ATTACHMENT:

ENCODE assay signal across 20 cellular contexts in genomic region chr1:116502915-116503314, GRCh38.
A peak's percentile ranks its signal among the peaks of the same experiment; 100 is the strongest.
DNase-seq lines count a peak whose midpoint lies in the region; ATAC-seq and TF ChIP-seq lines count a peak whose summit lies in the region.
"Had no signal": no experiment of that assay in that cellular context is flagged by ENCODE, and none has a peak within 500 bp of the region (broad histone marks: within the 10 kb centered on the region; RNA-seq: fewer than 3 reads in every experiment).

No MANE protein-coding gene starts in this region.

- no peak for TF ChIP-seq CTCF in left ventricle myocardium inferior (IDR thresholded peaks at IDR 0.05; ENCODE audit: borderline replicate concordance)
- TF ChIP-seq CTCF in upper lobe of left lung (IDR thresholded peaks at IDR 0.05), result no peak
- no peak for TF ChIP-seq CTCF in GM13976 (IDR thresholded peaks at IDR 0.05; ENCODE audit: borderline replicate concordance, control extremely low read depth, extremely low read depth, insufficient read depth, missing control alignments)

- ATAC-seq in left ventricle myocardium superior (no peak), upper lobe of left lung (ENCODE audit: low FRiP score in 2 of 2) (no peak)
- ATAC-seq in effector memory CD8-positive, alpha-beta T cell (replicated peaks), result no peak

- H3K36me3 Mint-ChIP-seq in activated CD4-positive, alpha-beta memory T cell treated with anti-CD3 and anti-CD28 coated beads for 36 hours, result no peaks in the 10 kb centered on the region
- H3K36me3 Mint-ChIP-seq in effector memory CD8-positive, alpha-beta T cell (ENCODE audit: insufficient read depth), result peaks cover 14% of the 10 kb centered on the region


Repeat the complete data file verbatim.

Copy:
ENCODE assay signal across 20 cellular contexts in genomic region chr1:116502915-116503314, GRCh38.
A peak's percentile ranks its signal among the peaks of the same experiment; 100 is the strongest.
DNase-seq lines count a peak whose midpoint lies in the region; ATAC-seq and TF ChIP-seq lines count a peak whose summit lies in the region.
"Had no signal": no experiment of that assay in that cellular context is flagged by ENCODE, and none has a peak within 500 bp of the region (broad histone marks: within the 10 kb centered on the region; RNA-seq: fewer than 3 reads in every experiment).

No MANE protein-coding gene starts in this region.

- no peak for TF ChIP-seq CTCF in left ventricle myocardium inferior (IDR thresholded peaks at IDR 0.05; ENCODE audit: borderline replicate concordance)
- TF ChIP-seq CTCF in upper lobe of left lung (IDR thresholded peaks at IDR 0.05), result no peak
- no peak for TF ChIP-seq CTCF in GM13976 (IDR thresholded peaks at IDR 0.05; ENCODE audit: borderline replicate concordance, control extremely low read depth, extremely low read depth, insufficient read depth, missing control alignments)

- ATAC-seq in left ventricle myocardium superior (no peak), upper lobe of left lung (ENCODE audit: low FRiP score in 2 of 2) (no peak)
- ATAC-seq in effector memory CD8-positive, alpha-beta T cell (replicated peaks), result no peak

- H3K36me3 Mint-ChIP-seq in activated CD4-positive, alpha-beta memory T cell treated with anti-CD3 and anti-CD28 coated beads for 36 hours, result no peaks in the 10 kb centered on the region
- H3K36me3 Mint-ChIP-seq in effector memory CD8-positive, alpha-beta T cell (ENCODE audit: insufficient read depth), result peaks cover 14% of the 10 kb centered on the region